The fritatta is really a sort of crustless quiche. Eggs are mixed up and put in a layer that is between 1/2 and 1 inch thick into which have been put some precooked or blanched vegetables, and/or cooked meat. Whereas the omelet benefits from having two or three added ingredients - or sometimes more, the fritatta seems best with just one or two. Whereas the omelet benefits from having fully flavored vegetables, the fritatta often works best with more subtly flavored ones. Some of the best ingredients for fritattas are:

The smallest of fritattas will contain six eggs. First, prepare the other ingredients, between 1/4 and 1/2 a cup per person (cooked). Next, break some eggs - about three per person - and beat them until just uniformly mixed. Add the other ingredients to the eggs, add a little salt, and pepper. Feel free to add one other minor ingredient. Here are some ideas:

Place the mixture in a lightly buttered pan. Six eggs will cook well enough in a 9 or 10 inch omelet pan. If you want the center a little softer or the outside a little darker, use an 8 inch pan. Heat without stirring over medium low heat. After four to seven minutes, the top surface will begin to solidify. What happens next is a matter of both skill and taste. Some will choose to flip the whole thing. This poses a number of technical challenges but it may produce a more uniform surface. An alternative is to finish the fritatta in the oven or under a broiler.

Fritattas are often served cooled and cut into wedges. Tomato salsa is an ideal item to serve with them. This is an ideal light meal for a summer evening. Sushi chefs frequently serve there own style of fritatta which they serve with tamari and sushi nori.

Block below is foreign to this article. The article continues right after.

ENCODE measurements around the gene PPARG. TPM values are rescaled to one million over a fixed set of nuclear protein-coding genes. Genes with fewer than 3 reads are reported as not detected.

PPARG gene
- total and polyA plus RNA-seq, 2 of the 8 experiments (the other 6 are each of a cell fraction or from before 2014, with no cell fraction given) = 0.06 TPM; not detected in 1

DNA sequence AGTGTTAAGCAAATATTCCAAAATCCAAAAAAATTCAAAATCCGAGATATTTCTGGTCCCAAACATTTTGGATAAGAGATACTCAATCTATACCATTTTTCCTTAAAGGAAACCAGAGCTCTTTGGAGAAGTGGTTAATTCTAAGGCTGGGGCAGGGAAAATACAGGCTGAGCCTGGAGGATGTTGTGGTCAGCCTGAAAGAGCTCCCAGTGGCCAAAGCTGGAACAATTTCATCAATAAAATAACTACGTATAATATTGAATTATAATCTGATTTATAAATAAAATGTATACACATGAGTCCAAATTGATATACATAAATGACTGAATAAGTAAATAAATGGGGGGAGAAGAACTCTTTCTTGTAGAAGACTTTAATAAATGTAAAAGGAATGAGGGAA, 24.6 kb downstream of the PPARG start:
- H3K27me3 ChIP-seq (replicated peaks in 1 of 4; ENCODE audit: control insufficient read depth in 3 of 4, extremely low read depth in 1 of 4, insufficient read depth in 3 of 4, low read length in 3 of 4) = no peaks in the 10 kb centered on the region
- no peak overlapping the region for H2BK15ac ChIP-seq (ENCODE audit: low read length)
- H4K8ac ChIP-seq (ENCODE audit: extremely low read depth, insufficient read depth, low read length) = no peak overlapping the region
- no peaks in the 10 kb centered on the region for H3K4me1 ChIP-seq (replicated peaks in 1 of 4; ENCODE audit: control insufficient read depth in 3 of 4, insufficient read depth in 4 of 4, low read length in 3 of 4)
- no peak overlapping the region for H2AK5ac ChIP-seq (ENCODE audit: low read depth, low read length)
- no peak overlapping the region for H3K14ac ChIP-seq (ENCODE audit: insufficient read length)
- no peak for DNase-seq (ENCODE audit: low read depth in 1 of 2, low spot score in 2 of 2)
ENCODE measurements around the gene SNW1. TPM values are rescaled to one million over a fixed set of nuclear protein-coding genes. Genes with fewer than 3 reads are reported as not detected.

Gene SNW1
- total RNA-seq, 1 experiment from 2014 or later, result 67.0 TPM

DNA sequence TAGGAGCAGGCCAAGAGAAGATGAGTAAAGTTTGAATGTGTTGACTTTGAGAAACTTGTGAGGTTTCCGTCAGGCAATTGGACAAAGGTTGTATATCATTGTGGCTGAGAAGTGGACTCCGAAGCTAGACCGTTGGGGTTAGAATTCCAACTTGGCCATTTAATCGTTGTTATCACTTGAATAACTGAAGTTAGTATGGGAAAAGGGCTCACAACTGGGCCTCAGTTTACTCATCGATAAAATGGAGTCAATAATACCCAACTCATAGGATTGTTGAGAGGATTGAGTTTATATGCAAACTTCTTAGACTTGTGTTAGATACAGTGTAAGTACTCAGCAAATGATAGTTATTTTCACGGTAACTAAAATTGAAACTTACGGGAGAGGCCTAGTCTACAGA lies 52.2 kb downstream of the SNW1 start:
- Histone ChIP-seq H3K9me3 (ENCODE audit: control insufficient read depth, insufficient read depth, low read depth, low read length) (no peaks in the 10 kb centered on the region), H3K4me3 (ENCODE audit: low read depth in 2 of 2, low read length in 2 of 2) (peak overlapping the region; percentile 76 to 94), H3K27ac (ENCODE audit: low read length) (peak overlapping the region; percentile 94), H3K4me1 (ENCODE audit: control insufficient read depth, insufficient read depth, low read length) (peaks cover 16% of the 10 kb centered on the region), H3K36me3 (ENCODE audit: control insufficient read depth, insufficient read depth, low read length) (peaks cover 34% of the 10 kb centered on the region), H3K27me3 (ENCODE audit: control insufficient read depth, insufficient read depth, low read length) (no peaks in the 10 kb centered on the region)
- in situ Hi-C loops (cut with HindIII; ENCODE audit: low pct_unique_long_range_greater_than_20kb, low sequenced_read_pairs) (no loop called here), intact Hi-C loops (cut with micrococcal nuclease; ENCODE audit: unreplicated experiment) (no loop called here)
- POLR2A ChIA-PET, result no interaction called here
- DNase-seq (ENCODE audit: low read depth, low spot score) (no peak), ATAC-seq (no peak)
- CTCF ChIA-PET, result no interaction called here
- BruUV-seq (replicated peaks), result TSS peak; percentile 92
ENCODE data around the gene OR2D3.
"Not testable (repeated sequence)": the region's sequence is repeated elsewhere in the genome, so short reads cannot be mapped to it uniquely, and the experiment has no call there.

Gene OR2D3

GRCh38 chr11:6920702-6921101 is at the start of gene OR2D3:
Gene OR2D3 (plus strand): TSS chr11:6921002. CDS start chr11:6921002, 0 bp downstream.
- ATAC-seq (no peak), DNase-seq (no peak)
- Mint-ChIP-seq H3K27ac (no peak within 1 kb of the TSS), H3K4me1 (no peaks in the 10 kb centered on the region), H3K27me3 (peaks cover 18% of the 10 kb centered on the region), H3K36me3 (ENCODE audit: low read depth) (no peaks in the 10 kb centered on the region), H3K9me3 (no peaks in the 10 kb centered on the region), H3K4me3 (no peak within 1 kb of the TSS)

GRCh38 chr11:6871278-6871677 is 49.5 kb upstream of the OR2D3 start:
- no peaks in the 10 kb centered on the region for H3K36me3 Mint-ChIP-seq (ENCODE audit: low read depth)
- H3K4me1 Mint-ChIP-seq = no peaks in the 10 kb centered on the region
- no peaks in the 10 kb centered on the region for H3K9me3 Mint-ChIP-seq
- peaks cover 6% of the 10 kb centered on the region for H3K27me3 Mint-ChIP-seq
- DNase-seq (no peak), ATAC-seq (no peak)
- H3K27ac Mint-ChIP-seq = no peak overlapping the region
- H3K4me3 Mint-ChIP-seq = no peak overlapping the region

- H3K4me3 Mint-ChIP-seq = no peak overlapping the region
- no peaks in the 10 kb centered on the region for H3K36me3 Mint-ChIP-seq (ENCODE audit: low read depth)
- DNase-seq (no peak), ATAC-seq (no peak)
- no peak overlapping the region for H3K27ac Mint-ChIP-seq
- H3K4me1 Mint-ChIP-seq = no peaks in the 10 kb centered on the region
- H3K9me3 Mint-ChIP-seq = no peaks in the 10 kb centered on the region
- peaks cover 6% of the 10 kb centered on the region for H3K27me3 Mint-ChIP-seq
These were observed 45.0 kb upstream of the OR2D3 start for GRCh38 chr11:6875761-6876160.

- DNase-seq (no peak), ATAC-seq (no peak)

Deviled Eggs

The deviled egg is a classic egg preparation. Several decades ago this was the fingerfood to serve at any social event. And as with any food done too often it fell out of style. One reason for this was simply that it was, in fact, done too often. But the other reason was that it was, too frequently, not done well.

Since that day we have rediscovered mustard. And very recently we have found available powders of various smoked peppers: chipotle chile and smoked paprika. In short, the dull blandness and unctous qualities of the primitive deviled egg have been redeemed by spicy hot, vinegar, and smoky flavors. There are other possibilities that admit celery seed, shallots, or other things.

  1. Put 2 inches of water in a 4 quart saucepan and bring to a boil
  2. Use tongs to place 12 eggs in the water.
  3. Cover, lower heat to medium .
  4. Cook eggs for 17 minutes. Use a timer.
  5. Remove and place in a colander
  6. Run cold water over the eggs for five seconds each.
  7. Place in refrigerator and chill for at least 2 hours.
  8. Halve the eggs and scrape out the cooked yolks
  9. Place yolks in a small bowl and mash carefully with a fork
  10. Add
    • 1/2 cup mayonnaise
    • 2 Tablespoons spicy brown mustard
    • 1/4 tsp turmeric
    • 1/2 tsp salt
    • freshly ground black (or white) pepper
  11. Mix thoroughly, smashing any remaining lumps of yolk with a spoon.
  12. Put the yolk mixture back into the eggs. If you have a pastry bag or know how to make one by cutting the end off a paper cone and want to make things look really pretty, by all means use this. If you don't have a pastry bag, a spoon wil work.
  13. Sprinkle the deviled eggs with Smoked Spanish Paprika, available from Penzey's.
  14. I f you want to be fancy, these would look great topped with salmon or sevruga (caviar) eggs. Some green or black olives would be nice with this as well.

It may be 13 steps, but each is easy and quick. The results will make you wonder why we ever stopped eating these little delicacies.

Migas